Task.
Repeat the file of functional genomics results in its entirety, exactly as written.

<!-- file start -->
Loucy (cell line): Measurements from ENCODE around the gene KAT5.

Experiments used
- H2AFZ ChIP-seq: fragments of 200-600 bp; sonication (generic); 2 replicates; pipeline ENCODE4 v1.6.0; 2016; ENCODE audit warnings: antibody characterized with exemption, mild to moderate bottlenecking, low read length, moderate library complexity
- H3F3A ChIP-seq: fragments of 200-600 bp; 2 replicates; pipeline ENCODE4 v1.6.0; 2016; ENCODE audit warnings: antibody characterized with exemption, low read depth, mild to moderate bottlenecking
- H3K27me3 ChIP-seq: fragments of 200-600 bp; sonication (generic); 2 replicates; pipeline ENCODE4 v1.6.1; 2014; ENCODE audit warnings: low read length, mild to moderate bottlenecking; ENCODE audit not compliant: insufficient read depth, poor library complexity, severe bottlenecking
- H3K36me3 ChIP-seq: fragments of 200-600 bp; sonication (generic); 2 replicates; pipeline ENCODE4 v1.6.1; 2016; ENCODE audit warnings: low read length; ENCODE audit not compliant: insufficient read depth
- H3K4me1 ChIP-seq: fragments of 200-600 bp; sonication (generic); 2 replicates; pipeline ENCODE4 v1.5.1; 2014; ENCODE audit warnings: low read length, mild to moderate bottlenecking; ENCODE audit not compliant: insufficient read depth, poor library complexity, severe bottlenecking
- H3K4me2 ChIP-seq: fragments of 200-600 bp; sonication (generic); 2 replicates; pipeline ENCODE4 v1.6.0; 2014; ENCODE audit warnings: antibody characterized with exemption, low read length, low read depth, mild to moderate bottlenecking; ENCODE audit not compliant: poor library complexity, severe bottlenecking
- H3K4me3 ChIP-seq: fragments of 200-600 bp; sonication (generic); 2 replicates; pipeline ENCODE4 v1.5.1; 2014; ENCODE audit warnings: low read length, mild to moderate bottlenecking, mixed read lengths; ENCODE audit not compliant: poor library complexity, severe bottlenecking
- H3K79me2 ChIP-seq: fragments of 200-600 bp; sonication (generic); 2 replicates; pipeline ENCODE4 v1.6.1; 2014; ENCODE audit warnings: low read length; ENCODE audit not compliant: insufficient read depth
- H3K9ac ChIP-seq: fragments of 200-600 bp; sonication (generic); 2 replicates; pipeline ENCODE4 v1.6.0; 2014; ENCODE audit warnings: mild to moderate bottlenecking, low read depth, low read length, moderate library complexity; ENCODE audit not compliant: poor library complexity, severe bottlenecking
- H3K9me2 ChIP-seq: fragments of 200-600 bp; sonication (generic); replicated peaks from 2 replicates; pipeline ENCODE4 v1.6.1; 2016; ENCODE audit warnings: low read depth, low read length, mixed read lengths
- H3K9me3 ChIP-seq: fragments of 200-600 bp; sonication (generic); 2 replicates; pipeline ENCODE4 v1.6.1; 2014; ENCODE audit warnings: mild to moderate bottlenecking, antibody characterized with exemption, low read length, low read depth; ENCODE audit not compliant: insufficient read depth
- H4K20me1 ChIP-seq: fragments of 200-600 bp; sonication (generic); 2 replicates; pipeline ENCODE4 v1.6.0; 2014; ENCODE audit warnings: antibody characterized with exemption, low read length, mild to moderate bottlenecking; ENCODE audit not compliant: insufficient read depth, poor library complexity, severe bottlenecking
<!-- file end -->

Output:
Loucy (cell line): Measurements from ENCODE around the gene KAT5.

Experiments used
- H2AFZ ChIP-seq: fragments of 200-600 bp; sonication (generic); 2 replicates; pipeline ENCODE4 v1.6.0; 2016; ENCODE audit warnings: antibody characterized with exemption, mild to moderate bottlenecking, low read length, moderate library complexity
- H3F3A ChIP-seq: fragments of 200-600 bp; 2 replicates; pipeline ENCODE4 v1.6.0; 2016; ENCODE audit warnings: antibody characterized with exemption, low read depth, mild to moderate bottlenecking
- H3K27me3 ChIP-seq: fragments of 200-600 bp; sonication (generic); 2 replicates; pipeline ENCODE4 v1.6.1; 2014; ENCODE audit warnings: low read length, mild to moderate bottlenecking; ENCODE audit not compliant: insufficient read depth, poor library complexity, severe bottlenecking
- H3K36me3 ChIP-seq: fragments of 200-600 bp; sonication (generic); 2 replicates; pipeline ENCODE4 v1.6.1; 2016; ENCODE audit warnings: low read length; ENCODE audit not compliant: insufficient read depth
- H3K4me1 ChIP-seq: fragments of 200-600 bp; sonication (generic); 2 replicates; pipeline ENCODE4 v1.5.1; 2014; ENCODE audit warnings: low read length, mild to moderate bottlenecking; ENCODE audit not compliant: insufficient read depth, poor library complexity, severe bottlenecking
- H3K4me2 ChIP-seq: fragments of 200-600 bp; sonication (generic); 2 replicates; pipeline ENCODE4 v1.6.0; 2014; ENCODE audit warnings: antibody characterized with exemption, low read length, low read depth, mild to moderate bottlenecking; ENCODE audit not compliant: poor library complexity, severe bottlenecking
- H3K4me3 ChIP-seq: fragments of 200-600 bp; sonication (generic); 2 replicates; pipeline ENCODE4 v1.5.1; 2014; ENCODE audit warnings: low read length, mild to moderate bottlenecking, mixed read lengths; ENCODE audit not compliant: poor library complexity, severe bottlenecking
- H3K79me2 ChIP-seq: fragments of 200-600 bp; sonication (generic); 2 replicates; pipeline ENCODE4 v1.6.1; 2014; ENCODE audit warnings: low read length; ENCODE audit not compliant: insufficient read depth
- H3K9ac ChIP-seq: fragments of 200-600 bp; sonication (generic); 2 replicates; pipeline ENCODE4 v1.6.0; 2014; ENCODE audit warnings: mild to moderate bottlenecking, low read depth, low read length, moderate library complexity; ENCODE audit not compliant: poor library complexity, severe bottlenecking
- H3K9me2 ChIP-seq: fragments of 200-600 bp; sonication (generic); replicated peaks from 2 replicates; pipeline ENCODE4 v1.6.1; 2016; ENCODE audit warnings: low read depth, low read length, mixed read lengths
- H3K9me3 ChIP-seq: fragments of 200-600 bp; sonication (generic); 2 replicates; pipeline ENCODE4 v1.6.1; 2014; ENCODE audit warnings: mild to moderate bottlenecking, antibody characterized with exemption, low read length, low read depth; ENCODE audit not compliant: insufficient read depth
- H4K20me1 ChIP-seq: fragments of 200-600 bp; sonication (generic); 2 replicates; pipeline ENCODE4 v1.6.0; 2014; ENCODE audit warnings: antibody characterized with exemption, low read length, mild to moderate bottlenecking; ENCODE audit not compliant: insufficient read depth, poor library complexity, severe bottlenecking